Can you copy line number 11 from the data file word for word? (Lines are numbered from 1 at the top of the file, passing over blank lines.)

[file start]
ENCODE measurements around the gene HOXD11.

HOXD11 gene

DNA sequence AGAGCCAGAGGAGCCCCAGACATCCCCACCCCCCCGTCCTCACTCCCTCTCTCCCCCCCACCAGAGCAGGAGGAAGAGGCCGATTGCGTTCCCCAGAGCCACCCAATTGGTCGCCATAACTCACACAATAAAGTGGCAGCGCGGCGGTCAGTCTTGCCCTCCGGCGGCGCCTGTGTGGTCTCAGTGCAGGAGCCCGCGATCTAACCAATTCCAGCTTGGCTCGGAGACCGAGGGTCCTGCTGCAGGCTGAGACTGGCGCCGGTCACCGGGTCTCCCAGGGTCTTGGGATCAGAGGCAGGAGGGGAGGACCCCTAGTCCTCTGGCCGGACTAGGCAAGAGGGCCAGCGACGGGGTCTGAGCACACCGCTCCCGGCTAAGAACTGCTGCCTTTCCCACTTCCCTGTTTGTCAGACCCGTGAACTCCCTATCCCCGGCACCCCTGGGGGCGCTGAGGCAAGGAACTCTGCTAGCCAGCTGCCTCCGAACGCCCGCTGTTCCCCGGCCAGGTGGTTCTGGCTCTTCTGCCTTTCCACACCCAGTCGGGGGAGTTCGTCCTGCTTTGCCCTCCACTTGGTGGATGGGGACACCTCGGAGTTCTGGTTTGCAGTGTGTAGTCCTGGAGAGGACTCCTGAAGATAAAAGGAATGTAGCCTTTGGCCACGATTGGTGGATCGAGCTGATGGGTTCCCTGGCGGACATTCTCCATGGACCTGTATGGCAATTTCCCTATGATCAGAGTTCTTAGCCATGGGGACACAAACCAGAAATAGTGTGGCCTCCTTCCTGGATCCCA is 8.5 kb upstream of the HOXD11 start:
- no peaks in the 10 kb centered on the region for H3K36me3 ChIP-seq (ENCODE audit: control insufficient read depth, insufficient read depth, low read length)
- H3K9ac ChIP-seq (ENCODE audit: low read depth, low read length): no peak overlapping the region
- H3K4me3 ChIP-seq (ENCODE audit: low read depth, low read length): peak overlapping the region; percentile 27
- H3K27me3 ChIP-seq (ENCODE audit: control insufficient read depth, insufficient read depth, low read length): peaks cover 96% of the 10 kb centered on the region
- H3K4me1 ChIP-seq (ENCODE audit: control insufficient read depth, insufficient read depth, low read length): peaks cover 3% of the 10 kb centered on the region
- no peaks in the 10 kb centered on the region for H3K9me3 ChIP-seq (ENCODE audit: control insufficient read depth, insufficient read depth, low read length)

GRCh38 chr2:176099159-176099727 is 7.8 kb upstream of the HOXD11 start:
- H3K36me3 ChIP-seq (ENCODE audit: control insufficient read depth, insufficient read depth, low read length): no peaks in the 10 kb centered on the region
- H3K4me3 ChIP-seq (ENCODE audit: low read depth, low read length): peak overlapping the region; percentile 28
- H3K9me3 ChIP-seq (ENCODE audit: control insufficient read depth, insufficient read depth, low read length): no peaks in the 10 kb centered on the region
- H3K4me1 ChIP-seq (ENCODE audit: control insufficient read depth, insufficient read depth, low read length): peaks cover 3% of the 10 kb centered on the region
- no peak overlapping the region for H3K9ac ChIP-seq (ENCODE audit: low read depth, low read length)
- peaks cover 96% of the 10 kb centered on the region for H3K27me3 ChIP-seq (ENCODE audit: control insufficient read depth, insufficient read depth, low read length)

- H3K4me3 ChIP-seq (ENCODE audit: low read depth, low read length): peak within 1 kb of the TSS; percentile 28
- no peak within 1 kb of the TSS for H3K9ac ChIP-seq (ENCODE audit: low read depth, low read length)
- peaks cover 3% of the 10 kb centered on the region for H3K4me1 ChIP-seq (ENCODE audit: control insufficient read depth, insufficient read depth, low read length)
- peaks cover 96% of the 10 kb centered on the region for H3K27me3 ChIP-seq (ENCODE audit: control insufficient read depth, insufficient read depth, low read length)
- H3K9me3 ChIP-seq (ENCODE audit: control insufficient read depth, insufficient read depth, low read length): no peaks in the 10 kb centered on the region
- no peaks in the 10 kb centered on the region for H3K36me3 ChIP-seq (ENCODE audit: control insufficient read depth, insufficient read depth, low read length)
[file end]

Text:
- H3K36me3 ChIP-seq (ENCODE audit: control insufficient read depth, insufficient read depth, low read length): no peaks in the 10 kb centered on the region